While the evidence for liquid water in Gale crater continues to grow, there still remains the question of where the sediment-carrying water came from in the first place. Some scientists think the water may have come from rain and snowfall along the rim of Gale crater. Others speculate that perhaps there was an ocean to the north of the crater. Neither theory explains how the water remained liquid for so long if Mars had its current climate conditions. For water to flow on Mars, there had to have been a thicker atmosphere and a warmer climate. If those conditions existed before, what happened to change them to the dry arid planet we see today?

“We have tended to think of Mars as being simple,” Grotzinger stated. “We once thought of the Earth as being simple too. But the more you look into it, questions come up because you’re beginning to fathom the real complexity of what we see on Mars. This is a good time to go back to re-evaluate all our assumptions. Something is missing somewhere.”

mars-curiosity-rover-gale-crater-bed-rocks-NASA photo posted on SpaceFlight Insider

An image taken at the “Hidden Valley” site, en-route to Mount Sharp, by NASA’s Curiosity rover. A variety of mudstone strata in the area indicate a lakebed deposit, with river- and stream-related deposits nearby. Decoding the history of how these sedimentary rocks were formed, and during what period of time, was a key component in the confirming of the role of water and sedimentation in the formation of the floor of Gale Crater and Mount Sharp. (Click to enlarge.) Image & Caption Credit: NASA / JPL-Caltech / MSSS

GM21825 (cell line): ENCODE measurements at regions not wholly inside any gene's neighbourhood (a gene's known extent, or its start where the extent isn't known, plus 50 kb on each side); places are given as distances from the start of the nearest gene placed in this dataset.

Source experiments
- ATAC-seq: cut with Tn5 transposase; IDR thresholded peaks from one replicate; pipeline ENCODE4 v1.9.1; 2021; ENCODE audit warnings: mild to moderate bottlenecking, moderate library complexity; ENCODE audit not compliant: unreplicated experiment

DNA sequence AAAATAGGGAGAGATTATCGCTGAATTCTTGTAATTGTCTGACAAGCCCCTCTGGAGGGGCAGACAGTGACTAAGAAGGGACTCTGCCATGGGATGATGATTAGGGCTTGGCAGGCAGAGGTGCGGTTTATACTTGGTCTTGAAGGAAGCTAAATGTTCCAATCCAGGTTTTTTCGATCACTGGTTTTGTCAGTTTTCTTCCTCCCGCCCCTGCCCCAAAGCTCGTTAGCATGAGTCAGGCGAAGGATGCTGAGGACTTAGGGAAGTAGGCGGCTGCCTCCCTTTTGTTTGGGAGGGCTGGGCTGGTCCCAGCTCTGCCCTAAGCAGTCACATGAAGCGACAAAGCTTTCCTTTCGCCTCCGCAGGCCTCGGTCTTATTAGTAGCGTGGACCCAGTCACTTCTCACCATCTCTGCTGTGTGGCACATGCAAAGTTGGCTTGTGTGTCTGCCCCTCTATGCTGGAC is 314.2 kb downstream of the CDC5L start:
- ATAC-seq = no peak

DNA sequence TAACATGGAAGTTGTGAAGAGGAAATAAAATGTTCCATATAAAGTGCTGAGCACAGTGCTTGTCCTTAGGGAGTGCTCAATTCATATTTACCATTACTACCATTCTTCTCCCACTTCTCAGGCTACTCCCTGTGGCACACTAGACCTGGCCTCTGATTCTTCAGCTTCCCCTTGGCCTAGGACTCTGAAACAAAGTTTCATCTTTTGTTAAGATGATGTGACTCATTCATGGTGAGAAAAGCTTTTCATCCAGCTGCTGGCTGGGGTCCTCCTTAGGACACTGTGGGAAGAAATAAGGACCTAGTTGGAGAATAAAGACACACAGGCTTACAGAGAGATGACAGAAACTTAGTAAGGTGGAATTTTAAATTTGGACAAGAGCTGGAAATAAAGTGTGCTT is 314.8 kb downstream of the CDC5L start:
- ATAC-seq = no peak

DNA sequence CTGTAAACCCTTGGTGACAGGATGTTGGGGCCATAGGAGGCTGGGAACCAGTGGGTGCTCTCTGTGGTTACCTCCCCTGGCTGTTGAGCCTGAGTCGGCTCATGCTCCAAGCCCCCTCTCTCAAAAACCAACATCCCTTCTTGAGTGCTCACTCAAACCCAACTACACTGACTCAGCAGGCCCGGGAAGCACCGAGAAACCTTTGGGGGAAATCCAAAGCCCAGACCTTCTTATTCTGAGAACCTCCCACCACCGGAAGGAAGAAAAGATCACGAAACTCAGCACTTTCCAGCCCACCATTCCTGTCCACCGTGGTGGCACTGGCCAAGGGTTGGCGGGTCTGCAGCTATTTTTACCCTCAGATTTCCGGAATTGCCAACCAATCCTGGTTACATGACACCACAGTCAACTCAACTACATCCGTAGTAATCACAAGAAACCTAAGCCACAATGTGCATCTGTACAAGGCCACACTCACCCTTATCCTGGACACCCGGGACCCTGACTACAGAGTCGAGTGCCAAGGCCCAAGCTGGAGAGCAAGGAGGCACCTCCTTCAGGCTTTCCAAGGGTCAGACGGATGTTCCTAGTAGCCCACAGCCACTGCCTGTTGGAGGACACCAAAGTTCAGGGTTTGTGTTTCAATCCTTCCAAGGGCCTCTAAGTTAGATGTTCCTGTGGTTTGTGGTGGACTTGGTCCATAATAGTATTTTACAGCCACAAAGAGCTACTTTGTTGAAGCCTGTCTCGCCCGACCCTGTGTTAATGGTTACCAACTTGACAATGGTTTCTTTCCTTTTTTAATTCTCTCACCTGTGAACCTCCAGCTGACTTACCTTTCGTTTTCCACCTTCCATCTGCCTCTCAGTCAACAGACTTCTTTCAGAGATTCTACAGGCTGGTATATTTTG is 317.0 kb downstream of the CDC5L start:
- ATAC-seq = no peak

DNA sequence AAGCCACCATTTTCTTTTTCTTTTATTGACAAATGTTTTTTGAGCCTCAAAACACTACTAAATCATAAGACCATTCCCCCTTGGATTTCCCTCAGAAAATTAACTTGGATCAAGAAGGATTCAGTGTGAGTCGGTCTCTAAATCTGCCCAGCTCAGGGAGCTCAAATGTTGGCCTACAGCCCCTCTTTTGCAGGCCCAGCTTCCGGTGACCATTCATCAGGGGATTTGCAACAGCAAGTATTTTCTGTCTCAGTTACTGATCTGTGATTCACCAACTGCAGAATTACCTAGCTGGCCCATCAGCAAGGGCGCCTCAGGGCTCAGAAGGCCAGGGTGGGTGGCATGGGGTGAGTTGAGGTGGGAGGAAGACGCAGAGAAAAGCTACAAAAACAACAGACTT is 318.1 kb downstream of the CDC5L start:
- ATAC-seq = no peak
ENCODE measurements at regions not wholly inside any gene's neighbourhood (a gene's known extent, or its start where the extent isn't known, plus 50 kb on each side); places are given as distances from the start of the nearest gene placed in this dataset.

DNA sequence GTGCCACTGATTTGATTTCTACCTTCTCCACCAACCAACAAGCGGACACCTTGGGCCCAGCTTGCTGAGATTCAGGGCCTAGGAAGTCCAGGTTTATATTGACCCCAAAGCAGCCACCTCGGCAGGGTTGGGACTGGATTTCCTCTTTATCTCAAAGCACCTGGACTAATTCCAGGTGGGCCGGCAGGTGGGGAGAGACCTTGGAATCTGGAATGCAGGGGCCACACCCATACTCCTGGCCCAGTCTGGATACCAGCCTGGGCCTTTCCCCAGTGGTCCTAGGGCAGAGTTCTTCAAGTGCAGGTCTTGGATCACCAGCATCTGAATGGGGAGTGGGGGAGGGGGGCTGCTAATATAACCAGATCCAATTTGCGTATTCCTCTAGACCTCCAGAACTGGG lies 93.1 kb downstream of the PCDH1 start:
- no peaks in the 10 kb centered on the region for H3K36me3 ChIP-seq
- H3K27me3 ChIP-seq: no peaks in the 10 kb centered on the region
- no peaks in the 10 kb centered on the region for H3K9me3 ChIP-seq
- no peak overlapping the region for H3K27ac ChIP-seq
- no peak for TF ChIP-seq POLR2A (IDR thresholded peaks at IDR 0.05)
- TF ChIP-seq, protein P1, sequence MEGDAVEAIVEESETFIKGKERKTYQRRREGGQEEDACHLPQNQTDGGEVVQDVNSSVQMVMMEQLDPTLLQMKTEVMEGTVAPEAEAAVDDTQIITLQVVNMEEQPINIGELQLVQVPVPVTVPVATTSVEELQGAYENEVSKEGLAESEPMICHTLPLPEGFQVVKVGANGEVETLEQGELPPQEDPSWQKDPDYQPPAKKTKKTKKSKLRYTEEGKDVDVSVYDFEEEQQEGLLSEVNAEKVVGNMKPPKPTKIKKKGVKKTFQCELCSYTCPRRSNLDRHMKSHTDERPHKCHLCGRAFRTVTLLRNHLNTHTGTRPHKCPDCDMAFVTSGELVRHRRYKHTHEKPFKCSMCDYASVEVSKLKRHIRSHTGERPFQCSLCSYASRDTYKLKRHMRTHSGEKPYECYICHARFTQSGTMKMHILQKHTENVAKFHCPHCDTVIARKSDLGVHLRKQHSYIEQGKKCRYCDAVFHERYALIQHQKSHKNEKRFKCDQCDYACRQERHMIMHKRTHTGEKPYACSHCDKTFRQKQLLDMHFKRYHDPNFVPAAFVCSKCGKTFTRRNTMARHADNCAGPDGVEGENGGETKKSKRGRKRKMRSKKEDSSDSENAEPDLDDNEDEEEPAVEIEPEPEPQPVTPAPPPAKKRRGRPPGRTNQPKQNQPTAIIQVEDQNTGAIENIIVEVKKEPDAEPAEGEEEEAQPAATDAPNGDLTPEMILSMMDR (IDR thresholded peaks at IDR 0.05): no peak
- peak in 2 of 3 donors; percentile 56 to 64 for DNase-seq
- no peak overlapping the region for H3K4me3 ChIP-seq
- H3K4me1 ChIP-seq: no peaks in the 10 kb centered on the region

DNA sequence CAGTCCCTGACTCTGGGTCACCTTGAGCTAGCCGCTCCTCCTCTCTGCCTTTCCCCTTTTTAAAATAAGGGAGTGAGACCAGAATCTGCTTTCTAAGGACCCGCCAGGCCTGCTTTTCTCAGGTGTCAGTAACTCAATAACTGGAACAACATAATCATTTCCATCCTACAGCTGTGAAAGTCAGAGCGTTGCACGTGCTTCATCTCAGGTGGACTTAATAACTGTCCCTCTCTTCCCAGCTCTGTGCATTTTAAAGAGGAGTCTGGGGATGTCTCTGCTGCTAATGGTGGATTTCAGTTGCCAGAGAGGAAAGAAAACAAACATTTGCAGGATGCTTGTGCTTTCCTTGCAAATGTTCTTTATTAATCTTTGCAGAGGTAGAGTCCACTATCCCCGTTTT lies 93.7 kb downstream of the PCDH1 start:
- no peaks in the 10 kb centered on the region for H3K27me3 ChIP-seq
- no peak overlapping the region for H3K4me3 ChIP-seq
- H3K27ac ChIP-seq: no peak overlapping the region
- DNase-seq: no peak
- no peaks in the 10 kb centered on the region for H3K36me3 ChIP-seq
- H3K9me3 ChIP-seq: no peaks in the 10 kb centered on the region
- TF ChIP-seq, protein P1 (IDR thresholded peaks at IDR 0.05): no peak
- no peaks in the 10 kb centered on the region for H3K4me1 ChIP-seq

Joe Latrell is a life-long avid space enthusiast having created his own rocket company in Roswell, NM in addition to other consumer space endeavors. He continues to design, build and launch his own rockets and has a passion to see the next generation excited about the opportunities of space exploration. Joe lends his experiences from the corporate and small business arenas to organizations such as Teachers In Space, Inc. He is also actively engaged in his church investing his many skills to assist this and other non-profit endeavors.

Reader Comments

My wife Karen and I were fortunate enough to attend the launch of MSL from CCAFS in 2011. Almost a year later, we were at JPL for the Mars landing of CURIOSITY. The scientists at NASA and JPL continue to do incredible work. Keep it up!